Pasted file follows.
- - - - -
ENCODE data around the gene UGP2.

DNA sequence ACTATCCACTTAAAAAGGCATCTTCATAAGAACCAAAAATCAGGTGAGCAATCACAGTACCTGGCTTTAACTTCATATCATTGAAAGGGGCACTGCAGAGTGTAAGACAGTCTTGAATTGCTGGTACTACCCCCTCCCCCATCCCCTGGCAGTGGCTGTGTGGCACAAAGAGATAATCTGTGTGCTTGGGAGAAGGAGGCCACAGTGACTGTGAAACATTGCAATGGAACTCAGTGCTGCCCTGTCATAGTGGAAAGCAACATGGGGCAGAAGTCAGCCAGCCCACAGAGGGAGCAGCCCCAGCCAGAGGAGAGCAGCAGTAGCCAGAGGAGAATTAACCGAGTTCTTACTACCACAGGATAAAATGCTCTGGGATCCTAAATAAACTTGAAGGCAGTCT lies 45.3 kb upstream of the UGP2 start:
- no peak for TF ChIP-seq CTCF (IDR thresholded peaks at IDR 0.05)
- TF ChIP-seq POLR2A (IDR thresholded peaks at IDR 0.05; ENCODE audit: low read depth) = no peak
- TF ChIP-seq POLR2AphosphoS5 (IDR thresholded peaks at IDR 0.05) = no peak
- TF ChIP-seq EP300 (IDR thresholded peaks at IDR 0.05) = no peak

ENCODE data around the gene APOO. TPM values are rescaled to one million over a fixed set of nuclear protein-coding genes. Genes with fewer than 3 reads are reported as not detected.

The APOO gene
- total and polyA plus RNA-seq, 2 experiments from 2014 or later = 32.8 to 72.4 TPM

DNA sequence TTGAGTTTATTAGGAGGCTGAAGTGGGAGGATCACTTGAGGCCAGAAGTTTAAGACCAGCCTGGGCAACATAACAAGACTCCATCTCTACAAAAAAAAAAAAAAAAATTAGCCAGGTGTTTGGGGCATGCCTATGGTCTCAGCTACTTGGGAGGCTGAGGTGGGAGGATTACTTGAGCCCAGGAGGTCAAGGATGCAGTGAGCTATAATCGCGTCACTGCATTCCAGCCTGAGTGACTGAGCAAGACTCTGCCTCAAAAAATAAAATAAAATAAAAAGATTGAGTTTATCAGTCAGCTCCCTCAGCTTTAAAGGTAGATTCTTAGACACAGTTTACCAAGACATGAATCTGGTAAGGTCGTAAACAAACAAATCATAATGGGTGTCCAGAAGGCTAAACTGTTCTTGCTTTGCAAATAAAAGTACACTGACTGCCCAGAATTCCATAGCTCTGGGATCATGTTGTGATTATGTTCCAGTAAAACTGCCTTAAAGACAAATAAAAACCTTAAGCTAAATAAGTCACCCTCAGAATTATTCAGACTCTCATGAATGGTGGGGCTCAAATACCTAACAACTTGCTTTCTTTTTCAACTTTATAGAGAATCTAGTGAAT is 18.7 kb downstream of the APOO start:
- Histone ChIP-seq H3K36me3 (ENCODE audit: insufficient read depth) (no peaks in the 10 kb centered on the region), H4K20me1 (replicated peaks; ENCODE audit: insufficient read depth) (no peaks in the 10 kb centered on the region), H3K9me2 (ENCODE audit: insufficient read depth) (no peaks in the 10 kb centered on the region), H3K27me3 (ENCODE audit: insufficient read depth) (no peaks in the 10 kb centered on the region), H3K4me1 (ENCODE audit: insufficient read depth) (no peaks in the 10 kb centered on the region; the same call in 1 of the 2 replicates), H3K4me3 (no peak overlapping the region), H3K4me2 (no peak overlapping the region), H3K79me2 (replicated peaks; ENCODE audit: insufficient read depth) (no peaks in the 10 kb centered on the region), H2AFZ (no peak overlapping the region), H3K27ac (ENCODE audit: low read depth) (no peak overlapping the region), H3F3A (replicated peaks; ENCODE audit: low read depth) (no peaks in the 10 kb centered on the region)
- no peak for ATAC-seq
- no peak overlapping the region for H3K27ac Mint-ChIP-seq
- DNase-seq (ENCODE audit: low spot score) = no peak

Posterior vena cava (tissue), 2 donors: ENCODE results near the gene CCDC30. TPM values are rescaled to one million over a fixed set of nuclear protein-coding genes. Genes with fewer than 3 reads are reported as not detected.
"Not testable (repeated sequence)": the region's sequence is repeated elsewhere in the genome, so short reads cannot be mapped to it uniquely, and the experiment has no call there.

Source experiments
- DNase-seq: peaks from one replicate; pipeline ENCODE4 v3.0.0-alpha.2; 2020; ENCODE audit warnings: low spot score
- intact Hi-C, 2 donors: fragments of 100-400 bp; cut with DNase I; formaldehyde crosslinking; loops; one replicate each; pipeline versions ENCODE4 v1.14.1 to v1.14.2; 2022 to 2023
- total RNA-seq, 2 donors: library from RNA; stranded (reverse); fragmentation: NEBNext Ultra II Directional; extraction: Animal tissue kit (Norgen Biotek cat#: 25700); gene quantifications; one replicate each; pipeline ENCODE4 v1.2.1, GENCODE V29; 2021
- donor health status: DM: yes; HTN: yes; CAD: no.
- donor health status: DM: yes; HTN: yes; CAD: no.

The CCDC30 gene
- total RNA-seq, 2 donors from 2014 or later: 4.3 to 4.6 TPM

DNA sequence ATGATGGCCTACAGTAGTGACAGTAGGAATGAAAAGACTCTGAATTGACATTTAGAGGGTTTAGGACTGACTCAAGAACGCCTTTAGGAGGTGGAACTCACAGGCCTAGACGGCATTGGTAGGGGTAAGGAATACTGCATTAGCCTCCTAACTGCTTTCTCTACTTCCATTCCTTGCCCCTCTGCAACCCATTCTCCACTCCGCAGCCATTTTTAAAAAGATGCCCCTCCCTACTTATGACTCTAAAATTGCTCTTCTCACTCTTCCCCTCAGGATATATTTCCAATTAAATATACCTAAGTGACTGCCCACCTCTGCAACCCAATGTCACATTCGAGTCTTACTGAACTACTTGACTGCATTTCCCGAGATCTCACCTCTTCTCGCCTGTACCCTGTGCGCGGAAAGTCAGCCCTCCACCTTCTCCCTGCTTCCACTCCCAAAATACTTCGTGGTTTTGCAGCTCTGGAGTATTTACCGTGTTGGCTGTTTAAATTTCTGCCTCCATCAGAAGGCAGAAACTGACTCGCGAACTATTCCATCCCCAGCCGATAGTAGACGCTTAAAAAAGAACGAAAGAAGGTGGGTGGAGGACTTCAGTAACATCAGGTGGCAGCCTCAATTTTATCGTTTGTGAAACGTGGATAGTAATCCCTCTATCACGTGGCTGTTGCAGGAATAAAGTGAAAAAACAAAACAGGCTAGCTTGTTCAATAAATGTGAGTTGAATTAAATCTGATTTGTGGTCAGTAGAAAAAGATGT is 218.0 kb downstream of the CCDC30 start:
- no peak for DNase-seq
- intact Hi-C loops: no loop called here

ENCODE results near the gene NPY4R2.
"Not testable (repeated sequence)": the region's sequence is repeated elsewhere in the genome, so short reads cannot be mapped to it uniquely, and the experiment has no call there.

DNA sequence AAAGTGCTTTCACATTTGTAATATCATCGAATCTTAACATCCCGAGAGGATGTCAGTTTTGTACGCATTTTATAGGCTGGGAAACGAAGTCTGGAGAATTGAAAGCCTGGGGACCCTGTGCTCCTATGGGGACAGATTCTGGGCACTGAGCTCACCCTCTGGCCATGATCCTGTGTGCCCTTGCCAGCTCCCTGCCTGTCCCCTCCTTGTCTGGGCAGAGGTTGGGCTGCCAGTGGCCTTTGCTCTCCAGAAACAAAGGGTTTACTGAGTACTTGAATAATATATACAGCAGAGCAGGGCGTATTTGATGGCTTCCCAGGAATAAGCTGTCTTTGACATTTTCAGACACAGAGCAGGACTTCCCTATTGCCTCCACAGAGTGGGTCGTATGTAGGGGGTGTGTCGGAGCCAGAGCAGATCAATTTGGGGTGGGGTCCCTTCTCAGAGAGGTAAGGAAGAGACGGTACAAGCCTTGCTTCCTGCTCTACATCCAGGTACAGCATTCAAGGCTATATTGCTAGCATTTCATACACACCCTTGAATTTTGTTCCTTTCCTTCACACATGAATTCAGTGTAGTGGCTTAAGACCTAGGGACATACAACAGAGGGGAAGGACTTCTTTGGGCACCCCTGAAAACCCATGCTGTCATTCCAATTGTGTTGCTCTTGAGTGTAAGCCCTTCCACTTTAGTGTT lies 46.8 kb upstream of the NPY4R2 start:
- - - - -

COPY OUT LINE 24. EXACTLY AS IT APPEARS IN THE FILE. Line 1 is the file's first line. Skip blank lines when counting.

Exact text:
- total RNA-seq, 2 donors from 2014 or later: 4.3 to 4.6 TPM